Snoring

It is estimated that up to a third of all adults snore, with most of these being men (who are roughly twice as likely to snore compared to women).

Is snoring harmful?

Generally speaking snoring is not harmful and does not need to be treated (unless of course it is keeping other people awake!). However snoring may be a symptom of a more serious disorder called sleep apnoea (sometimes referred to as OSA 'Obstructive Sleep Apnoea'), which is where breathing stops for anything from a few seconds up to one minute while a person is asleep. Around 5% of the adult population of Australia is thought to suffer from sleep apnoea. It mainly affects men, with 25% of all men over the age of 30 affected.

What causes snoring?

Snoring is the result of blockages or narrowing of the upper airways which makes the walls of the throat to vibrate during inhalation and exhalation, although inhaling causes louder snoring.

Snoring tends to increase with age, since your throat muscles tend to be more relaxed the older you are. Other conditions which increase your likelihood of snoring include...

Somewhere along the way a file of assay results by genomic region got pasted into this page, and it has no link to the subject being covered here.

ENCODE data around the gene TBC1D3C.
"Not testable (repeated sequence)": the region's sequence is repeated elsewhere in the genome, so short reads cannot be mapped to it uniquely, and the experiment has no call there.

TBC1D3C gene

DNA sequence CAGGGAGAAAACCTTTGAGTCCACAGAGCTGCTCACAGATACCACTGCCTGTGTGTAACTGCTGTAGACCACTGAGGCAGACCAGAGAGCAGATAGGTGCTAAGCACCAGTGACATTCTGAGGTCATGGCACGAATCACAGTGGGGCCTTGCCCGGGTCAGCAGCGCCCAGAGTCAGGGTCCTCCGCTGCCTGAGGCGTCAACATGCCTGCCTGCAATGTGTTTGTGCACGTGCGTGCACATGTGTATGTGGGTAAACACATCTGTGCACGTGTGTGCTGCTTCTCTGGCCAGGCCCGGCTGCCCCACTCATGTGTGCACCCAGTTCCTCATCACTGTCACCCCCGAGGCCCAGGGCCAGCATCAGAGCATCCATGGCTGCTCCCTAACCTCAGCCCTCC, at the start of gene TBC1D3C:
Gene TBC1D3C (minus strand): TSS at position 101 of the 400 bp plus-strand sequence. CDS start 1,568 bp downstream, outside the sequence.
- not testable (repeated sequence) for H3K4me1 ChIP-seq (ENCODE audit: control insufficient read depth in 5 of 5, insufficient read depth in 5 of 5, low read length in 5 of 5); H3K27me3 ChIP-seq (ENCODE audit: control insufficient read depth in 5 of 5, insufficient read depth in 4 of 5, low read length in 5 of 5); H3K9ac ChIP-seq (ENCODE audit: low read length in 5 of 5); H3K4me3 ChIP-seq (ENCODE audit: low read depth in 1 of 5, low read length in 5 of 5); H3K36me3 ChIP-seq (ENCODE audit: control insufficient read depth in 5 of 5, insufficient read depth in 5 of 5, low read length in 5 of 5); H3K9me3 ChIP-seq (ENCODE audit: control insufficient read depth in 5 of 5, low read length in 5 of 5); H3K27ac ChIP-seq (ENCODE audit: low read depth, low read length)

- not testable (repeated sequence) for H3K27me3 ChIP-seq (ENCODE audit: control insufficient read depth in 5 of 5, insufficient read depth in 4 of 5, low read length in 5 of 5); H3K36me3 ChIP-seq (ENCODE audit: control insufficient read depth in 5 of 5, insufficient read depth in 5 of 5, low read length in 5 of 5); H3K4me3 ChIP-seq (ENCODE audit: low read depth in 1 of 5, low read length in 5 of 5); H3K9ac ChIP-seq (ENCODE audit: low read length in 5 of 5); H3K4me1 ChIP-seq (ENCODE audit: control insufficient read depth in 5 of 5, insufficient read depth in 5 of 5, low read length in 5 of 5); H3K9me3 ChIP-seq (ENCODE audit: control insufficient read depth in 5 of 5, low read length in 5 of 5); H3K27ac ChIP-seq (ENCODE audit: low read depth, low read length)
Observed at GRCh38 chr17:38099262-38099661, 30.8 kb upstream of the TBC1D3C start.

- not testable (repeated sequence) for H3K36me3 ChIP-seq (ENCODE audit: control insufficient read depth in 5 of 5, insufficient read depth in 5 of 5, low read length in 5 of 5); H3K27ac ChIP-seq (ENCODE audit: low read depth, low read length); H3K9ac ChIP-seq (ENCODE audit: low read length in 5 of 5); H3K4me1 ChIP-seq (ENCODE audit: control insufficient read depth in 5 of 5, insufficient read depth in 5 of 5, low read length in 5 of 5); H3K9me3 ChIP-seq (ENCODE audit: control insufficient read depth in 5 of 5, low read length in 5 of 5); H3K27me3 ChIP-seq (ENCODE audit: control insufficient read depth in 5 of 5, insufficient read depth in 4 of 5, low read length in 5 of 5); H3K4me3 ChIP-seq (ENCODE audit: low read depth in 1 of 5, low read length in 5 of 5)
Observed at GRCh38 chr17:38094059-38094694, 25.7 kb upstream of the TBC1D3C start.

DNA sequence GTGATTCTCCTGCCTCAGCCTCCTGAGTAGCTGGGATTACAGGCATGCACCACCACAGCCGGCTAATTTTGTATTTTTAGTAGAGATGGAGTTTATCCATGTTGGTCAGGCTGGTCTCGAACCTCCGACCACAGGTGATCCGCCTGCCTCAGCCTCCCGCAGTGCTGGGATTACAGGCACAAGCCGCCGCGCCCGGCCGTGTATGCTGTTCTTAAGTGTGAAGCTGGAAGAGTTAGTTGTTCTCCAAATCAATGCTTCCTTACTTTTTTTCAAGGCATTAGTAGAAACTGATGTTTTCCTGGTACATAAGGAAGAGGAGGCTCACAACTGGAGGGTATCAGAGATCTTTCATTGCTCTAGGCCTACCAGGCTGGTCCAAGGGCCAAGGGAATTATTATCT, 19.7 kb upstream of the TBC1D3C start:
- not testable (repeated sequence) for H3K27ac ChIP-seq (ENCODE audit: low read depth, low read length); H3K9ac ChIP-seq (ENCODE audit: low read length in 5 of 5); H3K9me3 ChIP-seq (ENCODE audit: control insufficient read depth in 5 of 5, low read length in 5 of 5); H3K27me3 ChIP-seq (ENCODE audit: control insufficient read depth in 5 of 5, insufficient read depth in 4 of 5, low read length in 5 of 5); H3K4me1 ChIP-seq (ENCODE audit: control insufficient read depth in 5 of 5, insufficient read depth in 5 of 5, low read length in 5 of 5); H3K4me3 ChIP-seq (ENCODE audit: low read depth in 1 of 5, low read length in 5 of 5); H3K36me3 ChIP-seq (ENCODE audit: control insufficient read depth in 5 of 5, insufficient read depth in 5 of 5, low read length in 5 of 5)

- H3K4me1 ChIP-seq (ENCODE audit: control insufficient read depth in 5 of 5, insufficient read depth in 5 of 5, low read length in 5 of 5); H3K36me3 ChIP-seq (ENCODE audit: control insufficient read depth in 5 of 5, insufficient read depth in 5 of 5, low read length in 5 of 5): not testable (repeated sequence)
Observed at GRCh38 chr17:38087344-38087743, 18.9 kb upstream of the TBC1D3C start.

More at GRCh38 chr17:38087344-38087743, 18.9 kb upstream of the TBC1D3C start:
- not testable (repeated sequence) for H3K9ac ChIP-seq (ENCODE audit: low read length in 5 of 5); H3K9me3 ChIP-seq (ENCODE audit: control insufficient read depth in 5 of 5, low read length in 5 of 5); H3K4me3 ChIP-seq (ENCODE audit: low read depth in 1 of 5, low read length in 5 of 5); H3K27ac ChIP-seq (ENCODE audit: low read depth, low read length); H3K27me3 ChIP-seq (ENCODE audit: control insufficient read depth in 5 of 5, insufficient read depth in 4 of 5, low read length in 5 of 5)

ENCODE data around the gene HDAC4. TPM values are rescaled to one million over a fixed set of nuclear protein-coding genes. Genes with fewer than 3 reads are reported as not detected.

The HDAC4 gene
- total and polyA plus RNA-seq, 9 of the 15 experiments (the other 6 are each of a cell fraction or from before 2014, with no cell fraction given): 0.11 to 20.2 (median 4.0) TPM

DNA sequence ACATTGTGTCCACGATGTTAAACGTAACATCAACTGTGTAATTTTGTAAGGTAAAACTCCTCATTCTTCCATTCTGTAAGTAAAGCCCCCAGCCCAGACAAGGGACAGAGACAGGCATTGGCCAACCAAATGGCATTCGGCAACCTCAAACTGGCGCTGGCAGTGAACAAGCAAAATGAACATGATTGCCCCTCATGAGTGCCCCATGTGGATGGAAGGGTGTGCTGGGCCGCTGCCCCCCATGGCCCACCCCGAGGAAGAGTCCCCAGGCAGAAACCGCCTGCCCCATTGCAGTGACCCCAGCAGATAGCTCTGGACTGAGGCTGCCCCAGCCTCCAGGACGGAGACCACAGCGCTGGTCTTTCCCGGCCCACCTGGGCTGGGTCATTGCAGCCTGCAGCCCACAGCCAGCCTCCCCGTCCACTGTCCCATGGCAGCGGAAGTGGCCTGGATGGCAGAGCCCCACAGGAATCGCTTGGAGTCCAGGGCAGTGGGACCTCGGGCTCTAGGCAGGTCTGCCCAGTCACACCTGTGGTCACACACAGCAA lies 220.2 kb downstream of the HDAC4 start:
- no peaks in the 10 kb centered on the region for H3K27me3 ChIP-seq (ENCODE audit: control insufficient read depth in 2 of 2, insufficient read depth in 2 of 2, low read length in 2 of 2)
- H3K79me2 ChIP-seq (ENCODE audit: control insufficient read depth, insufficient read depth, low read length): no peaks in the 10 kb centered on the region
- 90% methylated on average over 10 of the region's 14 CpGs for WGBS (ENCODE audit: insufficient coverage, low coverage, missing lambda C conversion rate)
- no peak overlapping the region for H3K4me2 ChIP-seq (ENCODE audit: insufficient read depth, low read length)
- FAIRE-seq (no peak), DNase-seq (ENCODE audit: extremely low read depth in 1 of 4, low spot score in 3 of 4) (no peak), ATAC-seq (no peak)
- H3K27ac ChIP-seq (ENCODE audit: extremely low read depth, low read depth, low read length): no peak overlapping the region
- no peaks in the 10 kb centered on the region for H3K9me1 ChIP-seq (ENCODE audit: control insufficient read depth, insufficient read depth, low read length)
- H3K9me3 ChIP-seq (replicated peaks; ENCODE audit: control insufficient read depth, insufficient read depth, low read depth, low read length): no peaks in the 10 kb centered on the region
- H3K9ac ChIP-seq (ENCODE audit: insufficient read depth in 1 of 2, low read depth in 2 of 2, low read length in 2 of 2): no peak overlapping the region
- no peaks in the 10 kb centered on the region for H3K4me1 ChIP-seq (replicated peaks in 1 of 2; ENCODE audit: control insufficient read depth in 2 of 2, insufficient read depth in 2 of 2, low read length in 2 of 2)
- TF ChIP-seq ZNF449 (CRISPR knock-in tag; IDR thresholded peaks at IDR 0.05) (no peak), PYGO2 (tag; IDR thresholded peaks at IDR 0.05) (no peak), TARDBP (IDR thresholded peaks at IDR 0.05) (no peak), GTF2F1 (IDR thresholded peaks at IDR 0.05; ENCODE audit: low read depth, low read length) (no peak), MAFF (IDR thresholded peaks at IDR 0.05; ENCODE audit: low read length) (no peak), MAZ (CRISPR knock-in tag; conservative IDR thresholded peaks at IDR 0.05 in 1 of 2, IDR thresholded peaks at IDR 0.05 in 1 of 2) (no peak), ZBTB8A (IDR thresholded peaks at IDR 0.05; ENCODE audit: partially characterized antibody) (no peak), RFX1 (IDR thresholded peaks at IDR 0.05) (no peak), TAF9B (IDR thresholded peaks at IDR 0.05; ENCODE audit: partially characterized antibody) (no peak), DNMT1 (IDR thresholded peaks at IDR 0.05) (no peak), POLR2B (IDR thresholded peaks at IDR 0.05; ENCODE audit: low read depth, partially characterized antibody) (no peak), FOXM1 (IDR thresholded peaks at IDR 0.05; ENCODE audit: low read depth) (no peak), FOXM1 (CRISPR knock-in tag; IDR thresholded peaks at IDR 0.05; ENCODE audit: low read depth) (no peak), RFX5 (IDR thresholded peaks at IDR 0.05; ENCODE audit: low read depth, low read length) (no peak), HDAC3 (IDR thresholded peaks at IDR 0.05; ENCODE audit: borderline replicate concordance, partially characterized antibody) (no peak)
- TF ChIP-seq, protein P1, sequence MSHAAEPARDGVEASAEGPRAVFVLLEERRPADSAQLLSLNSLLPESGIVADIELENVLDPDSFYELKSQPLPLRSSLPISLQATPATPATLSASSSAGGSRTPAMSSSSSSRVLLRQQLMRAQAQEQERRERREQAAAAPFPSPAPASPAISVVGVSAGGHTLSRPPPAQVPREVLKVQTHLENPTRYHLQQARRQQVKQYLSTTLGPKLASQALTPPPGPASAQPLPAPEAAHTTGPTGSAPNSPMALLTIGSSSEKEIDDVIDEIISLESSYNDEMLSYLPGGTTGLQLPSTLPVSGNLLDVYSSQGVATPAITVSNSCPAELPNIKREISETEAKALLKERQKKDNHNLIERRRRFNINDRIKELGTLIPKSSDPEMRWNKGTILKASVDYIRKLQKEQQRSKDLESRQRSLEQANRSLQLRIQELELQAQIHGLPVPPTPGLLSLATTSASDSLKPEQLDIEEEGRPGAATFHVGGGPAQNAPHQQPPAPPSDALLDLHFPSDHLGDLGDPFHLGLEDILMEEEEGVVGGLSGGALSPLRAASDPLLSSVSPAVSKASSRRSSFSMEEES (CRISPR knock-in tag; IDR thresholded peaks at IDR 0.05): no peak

• Being overweight
  • Having enlarged adenoids or tonsils
  • Having polyps in your nose
  • Having any infection or inflammation in the upper airways

Certain things also increase the chances you will snore, including drinking alcohol (since it is a relaxant) and sleeping on your back.

What can I do to stop snoring?

There are a few things you should try before seeking medical advice...

  • Try not to drink alcohol or eat shortly before going to bed
  • If you are overweight, lose weight
  • Avoid using sleeping tablets
  • Sleep on your side or front
  • Treat anything that might be causing congestion of the nose - a viral infection or any allergy

When to see your doctor

If none of the recommendations listed above work, it may be time to see your doctor. In addition, if you have any of the following symptoms you should see your doctor...

  • You have difficulty concentrating during the day
  • You are sleepy during the day
  • You have headaches in the morning
  • You wake up often during the night
  • You wake up in the morning still feeling very sleepy
  • Your breathing stops momentarily while you are asleep (someone else observes this)

These may indicate a sleep disorder, such as sleep apnoea.

How are sleep disorders diagnosed?

This is generally done with a sleep test or sleep study.

What treatment options are available for sleep disorders?

Your doctor may be able to recommend different options for you, from devices you use at night to help your breathing (eg a CPAP machine that maintains 'Continuous Positive Airway Pressure') to surgical options.